The opportunistic political sentiment of never letting a crisis go to waste (see: Rahm Emanuel, among others) has been reframed since the Boston bombings by those seizing on the attack as certain evidence of their positions.
In recent weeks, the Associated Press, NPR and the BBC have all had their Twitter accounts hijacked. Hacks of high-profile accounts have real-world consequences, and the security at Twitter is coming under increased scrutiny.
As the social media platform has become an essential news and communication platform globally, it has also become a honey pot for hackers. It's so deliciously attractive, they can't seem to resist.
Originally published on Sun April 28, 2013 8:53 am
Defense Secretary Chuck Hagel on Wednesday tried to tone down Israeli claims that the Syrian government has been using chemical weapons.
Chemical weapons use is important, because the United Staes has repeatedly said their use marks a "red line" in the conflict. President Obama and the United Nations have warned President Bashar Assad not to use them.
The investigation into the Boston Marathon bombing continues. Investigators have spoken with the parents of the suspects in Russia. Audie Cornish talks to Dina Temple-Raston about the latest developments.
Old songs provide a lens through which we can view lifestyles and work-ways, now passed into history, when manual labors filled the day. Hear of horse-drawn ploughs, hand loom weavers, miners and the men who fished under sail with Davy Steele, Dick Gaughan, Christine Kydd and many more.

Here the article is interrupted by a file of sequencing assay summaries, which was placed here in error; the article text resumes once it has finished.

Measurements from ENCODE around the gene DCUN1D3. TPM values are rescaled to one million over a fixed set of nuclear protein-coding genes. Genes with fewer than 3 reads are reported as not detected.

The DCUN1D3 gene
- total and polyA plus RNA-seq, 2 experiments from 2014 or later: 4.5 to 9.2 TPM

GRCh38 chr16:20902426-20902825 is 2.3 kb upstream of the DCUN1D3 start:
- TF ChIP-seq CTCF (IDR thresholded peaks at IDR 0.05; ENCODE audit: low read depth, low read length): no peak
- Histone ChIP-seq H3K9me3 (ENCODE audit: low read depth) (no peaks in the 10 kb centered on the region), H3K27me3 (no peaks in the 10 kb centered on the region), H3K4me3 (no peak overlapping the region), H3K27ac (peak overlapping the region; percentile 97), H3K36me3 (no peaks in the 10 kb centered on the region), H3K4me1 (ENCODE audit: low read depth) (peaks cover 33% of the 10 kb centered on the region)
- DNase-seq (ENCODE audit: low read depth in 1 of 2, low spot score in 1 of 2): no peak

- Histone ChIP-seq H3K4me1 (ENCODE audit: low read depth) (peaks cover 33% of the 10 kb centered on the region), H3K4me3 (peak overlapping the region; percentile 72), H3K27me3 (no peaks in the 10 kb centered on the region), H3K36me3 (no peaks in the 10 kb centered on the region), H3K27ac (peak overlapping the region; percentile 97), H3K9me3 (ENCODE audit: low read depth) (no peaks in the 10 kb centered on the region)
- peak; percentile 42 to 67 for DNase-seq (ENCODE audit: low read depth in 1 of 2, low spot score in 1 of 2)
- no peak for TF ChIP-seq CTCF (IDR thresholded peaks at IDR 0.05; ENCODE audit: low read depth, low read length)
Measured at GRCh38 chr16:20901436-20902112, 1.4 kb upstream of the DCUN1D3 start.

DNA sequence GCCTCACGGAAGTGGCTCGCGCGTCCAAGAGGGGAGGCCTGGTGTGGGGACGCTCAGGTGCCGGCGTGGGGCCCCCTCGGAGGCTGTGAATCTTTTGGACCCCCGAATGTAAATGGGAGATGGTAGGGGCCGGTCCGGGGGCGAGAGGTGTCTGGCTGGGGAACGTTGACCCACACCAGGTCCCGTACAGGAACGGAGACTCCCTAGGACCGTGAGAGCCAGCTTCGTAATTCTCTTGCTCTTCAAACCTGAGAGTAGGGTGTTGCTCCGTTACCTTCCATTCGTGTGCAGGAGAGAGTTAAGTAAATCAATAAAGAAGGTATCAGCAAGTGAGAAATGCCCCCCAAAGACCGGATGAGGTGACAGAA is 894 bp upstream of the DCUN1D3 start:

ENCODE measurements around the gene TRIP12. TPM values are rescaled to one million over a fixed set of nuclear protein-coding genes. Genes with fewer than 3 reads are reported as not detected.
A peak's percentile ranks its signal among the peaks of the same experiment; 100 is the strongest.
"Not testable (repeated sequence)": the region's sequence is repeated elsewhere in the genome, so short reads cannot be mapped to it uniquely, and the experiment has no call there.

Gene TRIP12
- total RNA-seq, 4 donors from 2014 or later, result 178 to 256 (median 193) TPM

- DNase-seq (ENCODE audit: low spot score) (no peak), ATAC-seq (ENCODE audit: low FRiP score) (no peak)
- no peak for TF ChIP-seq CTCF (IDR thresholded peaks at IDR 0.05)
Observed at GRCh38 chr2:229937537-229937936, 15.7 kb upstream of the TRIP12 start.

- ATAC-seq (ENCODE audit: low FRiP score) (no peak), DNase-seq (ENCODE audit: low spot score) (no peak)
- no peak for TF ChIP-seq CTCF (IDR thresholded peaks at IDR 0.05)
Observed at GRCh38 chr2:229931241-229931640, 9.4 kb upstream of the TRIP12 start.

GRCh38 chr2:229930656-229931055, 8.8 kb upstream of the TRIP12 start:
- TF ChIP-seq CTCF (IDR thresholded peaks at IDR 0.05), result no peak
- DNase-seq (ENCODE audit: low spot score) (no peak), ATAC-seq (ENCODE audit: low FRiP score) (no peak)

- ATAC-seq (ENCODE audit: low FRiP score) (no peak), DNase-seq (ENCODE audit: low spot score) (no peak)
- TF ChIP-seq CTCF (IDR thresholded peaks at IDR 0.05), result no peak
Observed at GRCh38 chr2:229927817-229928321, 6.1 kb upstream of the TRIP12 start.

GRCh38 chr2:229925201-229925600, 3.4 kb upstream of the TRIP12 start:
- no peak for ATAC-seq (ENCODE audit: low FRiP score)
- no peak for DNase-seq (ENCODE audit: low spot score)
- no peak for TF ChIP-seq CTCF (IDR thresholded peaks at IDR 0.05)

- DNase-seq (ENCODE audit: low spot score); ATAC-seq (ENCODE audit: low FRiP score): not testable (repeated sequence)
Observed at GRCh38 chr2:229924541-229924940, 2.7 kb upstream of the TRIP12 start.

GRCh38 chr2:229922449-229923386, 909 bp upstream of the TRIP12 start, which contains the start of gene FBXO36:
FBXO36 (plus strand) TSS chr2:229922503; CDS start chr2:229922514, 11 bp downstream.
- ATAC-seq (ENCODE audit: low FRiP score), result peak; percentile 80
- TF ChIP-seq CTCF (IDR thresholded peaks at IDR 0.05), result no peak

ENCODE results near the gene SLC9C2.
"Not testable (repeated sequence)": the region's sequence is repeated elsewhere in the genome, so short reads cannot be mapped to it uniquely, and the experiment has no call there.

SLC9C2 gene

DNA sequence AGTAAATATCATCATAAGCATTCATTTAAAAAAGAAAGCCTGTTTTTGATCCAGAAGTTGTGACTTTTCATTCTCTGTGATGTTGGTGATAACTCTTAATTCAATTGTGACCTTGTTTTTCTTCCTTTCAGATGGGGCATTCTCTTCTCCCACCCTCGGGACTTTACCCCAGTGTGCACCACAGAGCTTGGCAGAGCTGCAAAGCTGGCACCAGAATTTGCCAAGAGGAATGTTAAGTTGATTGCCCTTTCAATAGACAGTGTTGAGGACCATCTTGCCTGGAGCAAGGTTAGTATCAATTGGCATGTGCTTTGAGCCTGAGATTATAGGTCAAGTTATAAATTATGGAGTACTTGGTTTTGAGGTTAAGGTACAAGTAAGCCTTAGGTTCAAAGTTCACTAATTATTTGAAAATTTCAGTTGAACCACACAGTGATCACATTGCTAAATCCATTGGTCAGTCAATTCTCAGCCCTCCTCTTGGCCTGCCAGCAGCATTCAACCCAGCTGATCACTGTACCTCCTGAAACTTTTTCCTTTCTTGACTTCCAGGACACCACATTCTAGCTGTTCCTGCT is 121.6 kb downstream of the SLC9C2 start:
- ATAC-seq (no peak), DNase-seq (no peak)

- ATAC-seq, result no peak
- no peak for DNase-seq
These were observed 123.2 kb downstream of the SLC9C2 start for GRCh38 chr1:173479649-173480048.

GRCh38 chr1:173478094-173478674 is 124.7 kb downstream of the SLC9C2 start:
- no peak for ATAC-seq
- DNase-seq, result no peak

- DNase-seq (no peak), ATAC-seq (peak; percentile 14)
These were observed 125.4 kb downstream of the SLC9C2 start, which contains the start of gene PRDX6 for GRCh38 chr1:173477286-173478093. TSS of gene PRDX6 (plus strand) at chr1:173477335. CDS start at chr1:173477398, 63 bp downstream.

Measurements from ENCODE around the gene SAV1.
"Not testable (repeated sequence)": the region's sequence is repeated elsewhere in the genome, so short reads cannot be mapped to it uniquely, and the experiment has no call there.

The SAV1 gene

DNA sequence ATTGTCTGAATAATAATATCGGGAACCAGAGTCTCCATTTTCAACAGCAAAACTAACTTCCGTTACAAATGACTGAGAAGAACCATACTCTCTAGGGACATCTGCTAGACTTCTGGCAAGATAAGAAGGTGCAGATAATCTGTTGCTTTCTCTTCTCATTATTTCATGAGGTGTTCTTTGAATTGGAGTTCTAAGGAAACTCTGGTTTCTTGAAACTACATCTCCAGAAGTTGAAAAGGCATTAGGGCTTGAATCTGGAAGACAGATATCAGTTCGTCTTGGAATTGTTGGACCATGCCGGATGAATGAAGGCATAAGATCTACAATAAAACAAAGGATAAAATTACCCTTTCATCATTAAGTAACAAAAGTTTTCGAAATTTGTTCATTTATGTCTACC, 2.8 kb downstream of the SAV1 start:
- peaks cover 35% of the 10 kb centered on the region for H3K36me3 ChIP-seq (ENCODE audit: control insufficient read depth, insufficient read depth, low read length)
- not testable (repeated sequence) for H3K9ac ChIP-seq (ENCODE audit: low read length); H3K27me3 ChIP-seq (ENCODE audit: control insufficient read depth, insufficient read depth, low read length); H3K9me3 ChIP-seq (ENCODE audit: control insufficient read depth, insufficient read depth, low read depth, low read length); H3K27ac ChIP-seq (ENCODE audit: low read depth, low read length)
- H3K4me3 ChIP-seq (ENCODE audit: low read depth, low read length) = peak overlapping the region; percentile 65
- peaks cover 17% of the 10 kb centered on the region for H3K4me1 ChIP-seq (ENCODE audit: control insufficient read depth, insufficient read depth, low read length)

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Bolivian President Evo Morales speaks last month at an event in La Paz to mark Sea Day, when the country lost access to the coast in a war with Chile more than 100 years ago. On Wednesday, Bolivia filed a lawsuit against Chile at the International Court of Justice to reclaim access to the Pacific Ocean.
Scientists have discovered what may be an important new risk factor for heart disease. And here's the surprising twist: The troublesome substance seems to be a waste product left behind by bacteria in our guts as they help us digest lecithin — a substance plentiful in red meat, eggs, liver and certain other foods.
Doctors say the research further illustrates the complicated relationship we have with the microbes living inside us, and could lead to new ways to prevent heart attacks and strokes.
On Wednesday, the U.S. Supreme Court heard oral arguments in the final cases of the term, which began last October and is expected to end in late June after high-profile rulings on gay marriage, affirmative action and the Voting Rights Act.
Audio from Wednesday's arguments will be available at week's end at the court's website, but that's a relatively new development at an institution that has historically been somewhat shuttered from public view.
Former Arizona Rep. Gabrielle Giffords and her husband, Mark Kelly, at an April 16 ceremony naming a Capitol Hill conference room for her aide Gabe Zimmerman. Zimmerman died in the same Tucson, Ariz., shootings that Giffords wounded.
After the Senate failed to pass bipartisan legislation to expand background checks for gun purchases, the superPAC created by shooting victim and former Rep. Gabrielle Giffords and her husband, onetime astronaut Mark Kelly, vowed to remind voters of which lawmakers voted against the plan.